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Loosing friends because of differences in parenting styles

post #1 of 8
Thread Starter 

Hi! Can you really stay friends with people who have different parenting styles than yours? I am evaluating some friendships now that I became a parent. My DS has social anxiety and I cannot take him to every play date or event where groups are big. I wanted to keep it low key with 2-3 kids because my DS is more comfortable in those situations. The thing is, 3 of my mom friends have 4 or more other mom friends that they regularly see usually in outdoor bigger play dates. I feel left out when we see them. Do I need to keep seeing them? Also, I often suggest for home play dates but they always plan outdoor stuff that involves driving to places and paying a facility. I am starting to see our neighbors who have the same style as mine but sometimes I miss my friends. They mean well but I am having a hard time because DS is always miserable during those type of events. Anybody on the same boat with me? What did you do? Thanks!

post #2 of 8

It sounds like parenting style differences isn't playing a big part in this so much differences in what the kids can handle. It sounds like their kids thrive on outdoor time and playdates with lots of kids while your child doesn't.

 

Have you explained to your friends about your child's social anxiety and why you can't really do the outdoor, large play dates? They may not realize that these playdates are so hard on your son. It's unfair of you to ask them to stop going to the large playdates that their kids enjoy, but it's perfectly fair to ask them to make time for you and your child and include playdates that your son can handle. If they know why you're suggesting home play dates and still refuse to do them, they may not respect your son's situation and it may be time for you to find new friends for your son to play with. I don't know how you can find other kids that enjoy smaller playdates, but I'm sure it's possible.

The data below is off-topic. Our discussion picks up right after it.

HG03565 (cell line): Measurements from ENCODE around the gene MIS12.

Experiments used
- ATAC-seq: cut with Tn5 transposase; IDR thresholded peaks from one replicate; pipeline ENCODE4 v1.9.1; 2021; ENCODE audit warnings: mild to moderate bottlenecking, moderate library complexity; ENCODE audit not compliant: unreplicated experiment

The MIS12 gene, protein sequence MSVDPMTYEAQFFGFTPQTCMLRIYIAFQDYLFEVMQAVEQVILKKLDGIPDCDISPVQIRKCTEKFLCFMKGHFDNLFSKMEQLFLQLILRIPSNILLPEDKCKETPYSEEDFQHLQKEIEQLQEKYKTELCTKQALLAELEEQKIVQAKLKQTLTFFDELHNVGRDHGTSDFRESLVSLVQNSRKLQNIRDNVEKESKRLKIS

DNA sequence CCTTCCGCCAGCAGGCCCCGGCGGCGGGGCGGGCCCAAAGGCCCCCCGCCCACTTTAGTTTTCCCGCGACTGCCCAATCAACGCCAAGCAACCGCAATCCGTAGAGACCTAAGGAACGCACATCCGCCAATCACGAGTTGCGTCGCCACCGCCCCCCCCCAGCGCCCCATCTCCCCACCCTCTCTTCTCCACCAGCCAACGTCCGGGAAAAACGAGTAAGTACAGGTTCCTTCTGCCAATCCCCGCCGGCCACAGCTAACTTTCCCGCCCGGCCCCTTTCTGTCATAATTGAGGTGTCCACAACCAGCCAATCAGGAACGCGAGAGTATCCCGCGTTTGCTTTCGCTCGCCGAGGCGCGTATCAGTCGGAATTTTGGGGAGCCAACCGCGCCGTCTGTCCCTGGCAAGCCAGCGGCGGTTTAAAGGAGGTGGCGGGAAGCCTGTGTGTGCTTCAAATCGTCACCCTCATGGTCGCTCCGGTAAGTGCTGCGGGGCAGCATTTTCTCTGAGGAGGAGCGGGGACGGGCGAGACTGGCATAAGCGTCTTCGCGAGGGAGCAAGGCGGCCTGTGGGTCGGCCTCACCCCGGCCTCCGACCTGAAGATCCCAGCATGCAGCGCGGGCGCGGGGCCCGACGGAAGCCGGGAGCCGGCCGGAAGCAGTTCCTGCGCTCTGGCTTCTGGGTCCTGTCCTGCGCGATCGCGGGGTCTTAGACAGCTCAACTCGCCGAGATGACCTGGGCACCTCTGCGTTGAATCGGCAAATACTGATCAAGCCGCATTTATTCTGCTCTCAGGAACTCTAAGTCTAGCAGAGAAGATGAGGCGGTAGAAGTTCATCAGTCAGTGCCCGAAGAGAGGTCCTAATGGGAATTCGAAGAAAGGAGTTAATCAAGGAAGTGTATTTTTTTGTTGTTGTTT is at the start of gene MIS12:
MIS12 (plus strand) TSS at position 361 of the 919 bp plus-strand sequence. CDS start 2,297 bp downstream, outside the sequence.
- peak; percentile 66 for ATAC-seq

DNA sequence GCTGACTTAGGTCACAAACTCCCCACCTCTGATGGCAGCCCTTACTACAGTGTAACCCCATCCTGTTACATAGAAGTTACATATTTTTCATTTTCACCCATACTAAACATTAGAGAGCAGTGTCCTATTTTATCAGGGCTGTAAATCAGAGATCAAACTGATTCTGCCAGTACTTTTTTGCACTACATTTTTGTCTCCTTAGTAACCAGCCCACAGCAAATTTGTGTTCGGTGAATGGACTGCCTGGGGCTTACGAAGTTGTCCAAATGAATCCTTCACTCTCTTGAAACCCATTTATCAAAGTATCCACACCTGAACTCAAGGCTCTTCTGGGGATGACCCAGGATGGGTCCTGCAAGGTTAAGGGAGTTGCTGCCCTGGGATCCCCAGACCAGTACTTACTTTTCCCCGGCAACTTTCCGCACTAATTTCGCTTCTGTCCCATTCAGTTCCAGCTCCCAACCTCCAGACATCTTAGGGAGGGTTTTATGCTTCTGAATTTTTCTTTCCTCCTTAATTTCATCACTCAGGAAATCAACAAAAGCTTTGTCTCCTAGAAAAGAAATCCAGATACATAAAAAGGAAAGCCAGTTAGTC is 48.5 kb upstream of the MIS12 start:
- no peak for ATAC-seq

post #3 of 8
Thread Starter 

Hi! Thanks for your beautiful response. I did explain it to them, but they keep on suggesting to take him all the time so that he will get use to it. This is where I can see a difference in parenting style. I believe in waiting for the right  time and pick our activities because of his anxiety. I got tired of hosting home play dates because I am the one doing it all the time. My DS is 2.5 and I have a 1 DD as well. They were so close together I cannot just take them everywhere. All of my friends have only one child. When it is their turn for a play date it has to be outdoors like the mall or gym. I got tired of it and I can see this in the future. It is also getting expensive. One of the reasons why I want my kids to socialize with them is because the group has the same culture where I was from. It also does not help that they meet on a monthly basis for parties for adults and we only attend the kids parties because of our schedule. They have a very tight playgroup and only 1-2 moms are my close friends but I feel like you have to invite everybody because they are in a playgroup . I just faded out but we still bump with each other at church..etc. Hope this makes more sense. I think it is time for me to find a new playgroup. I really feel left out every time we meet. We will continue to attend kids birthday parties but do not know until when. Thanks you for your perspective. It really helps to have someone see it from a different point of view.

post #4 of 8

I don't think they understand social anxiety. It's not something that can easily be 'just gotten used to'. Is your son being treated for his anxiety? I would talk to his doctors to get their opinion just to make sure, but it's generally better not to throw a kid with problems like that into the deep end. Small steps are needed.

 

You could try inviting 1 or 2 people that you consider close friends and see if they'd be willing to continue having small groups in a way that your child needs. I appreciate why you don't want to, but it's worth a try.

 

I would see if there's any sort of support system for parents of kids with special needs. It would be easier for you to make playdates that work for your son if you're talking to parents who understand what you're going through and that your son's problems aren't something he can just "get over".

post #5 of 8
Thread Starter